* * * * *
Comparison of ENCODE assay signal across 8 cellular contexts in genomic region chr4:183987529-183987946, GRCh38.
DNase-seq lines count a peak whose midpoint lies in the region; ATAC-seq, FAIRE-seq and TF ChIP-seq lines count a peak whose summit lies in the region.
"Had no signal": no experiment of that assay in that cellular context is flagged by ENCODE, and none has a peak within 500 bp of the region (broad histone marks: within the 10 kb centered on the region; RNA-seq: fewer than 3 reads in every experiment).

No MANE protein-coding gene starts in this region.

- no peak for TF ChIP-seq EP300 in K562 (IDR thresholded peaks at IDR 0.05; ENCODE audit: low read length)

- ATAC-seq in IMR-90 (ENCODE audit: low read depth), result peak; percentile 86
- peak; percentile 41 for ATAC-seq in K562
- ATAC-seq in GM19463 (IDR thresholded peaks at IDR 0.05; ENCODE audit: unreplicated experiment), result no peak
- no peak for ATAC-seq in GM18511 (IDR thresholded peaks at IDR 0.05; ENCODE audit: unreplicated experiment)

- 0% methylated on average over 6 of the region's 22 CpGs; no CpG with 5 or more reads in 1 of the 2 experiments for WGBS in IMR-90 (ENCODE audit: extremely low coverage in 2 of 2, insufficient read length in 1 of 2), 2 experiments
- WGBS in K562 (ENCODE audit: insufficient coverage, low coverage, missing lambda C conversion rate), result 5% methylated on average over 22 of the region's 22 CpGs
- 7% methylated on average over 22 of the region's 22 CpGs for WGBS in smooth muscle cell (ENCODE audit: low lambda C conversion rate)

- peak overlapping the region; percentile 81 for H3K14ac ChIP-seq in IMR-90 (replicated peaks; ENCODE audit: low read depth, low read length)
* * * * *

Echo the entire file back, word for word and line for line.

Comparison of ENCODE assay signal across 8 cellular contexts in genomic region chr4:183987529-183987946, GRCh38.
DNase-seq lines count a peak whose midpoint lies in the region; ATAC-seq, FAIRE-seq and TF ChIP-seq lines count a peak whose summit lies in the region.
"Had no signal": no experiment of that assay in that cellular context is flagged by ENCODE, and none has a peak within 500 bp of the region (broad histone marks: within the 10 kb centered on the region; RNA-seq: fewer than 3 reads in every experiment).

No MANE protein-coding gene starts in this region.

- no peak for TF ChIP-seq EP300 in K562 (IDR thresholded peaks at IDR 0.05; ENCODE audit: low read length)

- ATAC-seq in IMR-90 (ENCODE audit: low read depth), result peak; percentile 86
- peak; percentile 41 for ATAC-seq in K562
- ATAC-seq in GM19463 (IDR thresholded peaks at IDR 0.05; ENCODE audit: unreplicated experiment), result no peak
- no peak for ATAC-seq in GM18511 (IDR thresholded peaks at IDR 0.05; ENCODE audit: unreplicated experiment)

- 0% methylated on average over 6 of the region's 22 CpGs; no CpG with 5 or more reads in 1 of the 2 experiments for WGBS in IMR-90 (ENCODE audit: extremely low coverage in 2 of 2, insufficient read length in 1 of 2), 2 experiments
- WGBS in K562 (ENCODE audit: insufficient coverage, low coverage, missing lambda C conversion rate), result 5% methylated on average over 22 of the region's 22 CpGs
- 7% methylated on average over 22 of the region's 22 CpGs for WGBS in smooth muscle cell (ENCODE audit: low lambda C conversion rate)

- peak overlapping the region; percentile 81 for H3K14ac ChIP-seq in IMR-90 (replicated peaks; ENCODE audit: low read depth, low read length)